cloth. A mother walked behind weeping, for she had lost an only son. Her case was indeed pitiable. She had no one to help to bear her loss; she had already followed her husband to the grave. Perhaps, she had often thought that her son would supply the loss of his father; and at length he had arrived at an age to be her prop and comfort. But he was now dead, and with him had died her fondest wishes and dearest. hopes; the name of her family would now perish out of Israel-the greatest of all afflictions to a Jewish mother.

All survived in him alone,

All in him alone are dead,
In one ruin overthrown,

Life's last charities are fled :
What, alas! is left for her,
But in yonder sepulchre,
Where her earthly hopes shall lie,
There to lay her down and die.

Yet there was more than human help at hand. Jesus saw her deep distress, and Divine compassion filled his heart. He drew nigh—not to inquire whose corpse they bore to the grave; for he knew all the circumstances of the case. They did not ask him to interpose, for they understood not as yet that he could raise the dead. Stepping in advance of the crowd that stood around him, he approached the weeping mother, and addressed to her the words of kindness, “Weep not.”. Had he not designed to raise her son, it would have been almost unkind, as it would have been in vain, to have told her not to weep. But he first spoke, to arouse her attention. In a moment he would turn her sorrow into joy; yet he would not allow her for that moment to remain unnoticed.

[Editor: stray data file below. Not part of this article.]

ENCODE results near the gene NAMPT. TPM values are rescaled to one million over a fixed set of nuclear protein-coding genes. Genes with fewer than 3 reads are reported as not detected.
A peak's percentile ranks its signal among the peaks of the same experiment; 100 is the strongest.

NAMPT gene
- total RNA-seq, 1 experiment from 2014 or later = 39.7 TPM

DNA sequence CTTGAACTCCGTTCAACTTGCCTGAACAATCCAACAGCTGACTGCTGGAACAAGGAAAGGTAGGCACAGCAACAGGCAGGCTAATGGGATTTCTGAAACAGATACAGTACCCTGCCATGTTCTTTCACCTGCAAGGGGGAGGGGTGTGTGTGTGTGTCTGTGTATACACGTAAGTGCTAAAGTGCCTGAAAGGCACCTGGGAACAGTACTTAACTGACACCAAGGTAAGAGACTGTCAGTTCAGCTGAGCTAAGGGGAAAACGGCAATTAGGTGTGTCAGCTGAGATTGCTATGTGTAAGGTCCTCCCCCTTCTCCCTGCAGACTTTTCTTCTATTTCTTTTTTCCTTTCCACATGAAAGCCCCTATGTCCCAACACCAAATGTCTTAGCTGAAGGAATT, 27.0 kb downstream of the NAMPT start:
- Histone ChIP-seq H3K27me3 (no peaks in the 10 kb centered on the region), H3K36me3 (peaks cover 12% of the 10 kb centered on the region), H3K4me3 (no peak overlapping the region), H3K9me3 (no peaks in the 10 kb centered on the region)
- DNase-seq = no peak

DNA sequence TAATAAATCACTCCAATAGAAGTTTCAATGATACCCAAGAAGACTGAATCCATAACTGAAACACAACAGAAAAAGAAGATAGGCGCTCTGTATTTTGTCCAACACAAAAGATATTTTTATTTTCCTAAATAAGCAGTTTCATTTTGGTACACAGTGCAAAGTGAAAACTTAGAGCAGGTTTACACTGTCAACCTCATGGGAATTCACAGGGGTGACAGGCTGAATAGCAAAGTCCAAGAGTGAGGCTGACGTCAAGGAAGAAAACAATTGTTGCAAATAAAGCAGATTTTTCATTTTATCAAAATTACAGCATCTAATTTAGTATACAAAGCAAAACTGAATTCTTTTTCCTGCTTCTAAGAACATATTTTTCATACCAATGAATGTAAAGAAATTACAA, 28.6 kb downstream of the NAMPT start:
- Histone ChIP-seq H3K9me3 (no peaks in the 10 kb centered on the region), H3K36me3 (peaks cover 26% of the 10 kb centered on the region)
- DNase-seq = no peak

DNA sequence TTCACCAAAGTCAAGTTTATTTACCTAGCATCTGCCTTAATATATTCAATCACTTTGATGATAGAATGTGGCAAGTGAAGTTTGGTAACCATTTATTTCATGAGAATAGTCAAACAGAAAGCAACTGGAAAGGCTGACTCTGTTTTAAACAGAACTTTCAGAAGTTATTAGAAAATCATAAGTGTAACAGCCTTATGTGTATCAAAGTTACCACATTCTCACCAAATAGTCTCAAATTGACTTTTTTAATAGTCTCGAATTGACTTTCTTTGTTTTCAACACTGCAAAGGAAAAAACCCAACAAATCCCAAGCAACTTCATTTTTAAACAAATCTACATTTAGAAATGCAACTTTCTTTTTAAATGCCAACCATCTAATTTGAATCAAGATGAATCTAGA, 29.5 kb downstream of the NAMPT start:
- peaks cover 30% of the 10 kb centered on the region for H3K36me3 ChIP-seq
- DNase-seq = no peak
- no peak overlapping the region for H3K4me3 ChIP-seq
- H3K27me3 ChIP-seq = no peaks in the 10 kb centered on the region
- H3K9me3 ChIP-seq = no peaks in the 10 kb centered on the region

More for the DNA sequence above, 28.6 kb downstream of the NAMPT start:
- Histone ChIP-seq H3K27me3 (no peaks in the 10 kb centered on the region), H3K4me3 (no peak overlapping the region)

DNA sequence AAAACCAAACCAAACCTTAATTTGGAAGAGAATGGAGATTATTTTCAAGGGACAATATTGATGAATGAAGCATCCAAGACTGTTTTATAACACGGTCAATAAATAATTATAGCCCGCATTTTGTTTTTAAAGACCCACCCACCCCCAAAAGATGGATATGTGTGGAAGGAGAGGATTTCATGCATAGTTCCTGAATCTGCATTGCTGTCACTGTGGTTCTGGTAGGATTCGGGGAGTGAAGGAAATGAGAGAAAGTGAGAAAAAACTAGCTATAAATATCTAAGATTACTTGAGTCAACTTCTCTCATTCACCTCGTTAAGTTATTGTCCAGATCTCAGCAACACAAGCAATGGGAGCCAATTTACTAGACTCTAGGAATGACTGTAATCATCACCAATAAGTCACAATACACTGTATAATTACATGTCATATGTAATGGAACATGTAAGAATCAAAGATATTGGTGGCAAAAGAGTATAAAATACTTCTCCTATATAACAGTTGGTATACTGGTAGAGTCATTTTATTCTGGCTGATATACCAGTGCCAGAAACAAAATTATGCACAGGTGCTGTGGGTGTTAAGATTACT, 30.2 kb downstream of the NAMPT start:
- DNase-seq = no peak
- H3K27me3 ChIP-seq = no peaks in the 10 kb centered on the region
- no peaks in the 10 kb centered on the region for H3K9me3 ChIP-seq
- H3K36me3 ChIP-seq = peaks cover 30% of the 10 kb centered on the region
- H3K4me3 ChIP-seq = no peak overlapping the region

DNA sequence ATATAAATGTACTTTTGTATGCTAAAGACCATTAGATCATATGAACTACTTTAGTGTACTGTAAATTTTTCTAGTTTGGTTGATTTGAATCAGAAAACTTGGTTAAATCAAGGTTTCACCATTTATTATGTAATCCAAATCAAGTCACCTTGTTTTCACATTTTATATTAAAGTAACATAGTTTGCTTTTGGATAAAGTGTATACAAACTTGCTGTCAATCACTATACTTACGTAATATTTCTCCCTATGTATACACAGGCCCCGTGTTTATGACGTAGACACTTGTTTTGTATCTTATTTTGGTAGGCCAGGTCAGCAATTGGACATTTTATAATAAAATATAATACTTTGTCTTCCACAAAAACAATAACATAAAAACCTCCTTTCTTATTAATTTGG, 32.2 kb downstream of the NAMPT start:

In an

He touched the bier, for the bearers to stand still; and at his signal they stood, bearing their burden. The widow is awed and affected with the manner of him who spoke, while the mourners stand in doubt as to the cause of the interruption. The disciples gather around, in expectation of some mighty deed. He has cured diseases, and cast out demons, can he indeed bring back from the unseen world the spirit of the departed? It was but a moment's pause, and their uncertainty was at an end.

With that voice which shall one day call our dead bodies from the grave, he cries, “ Young man,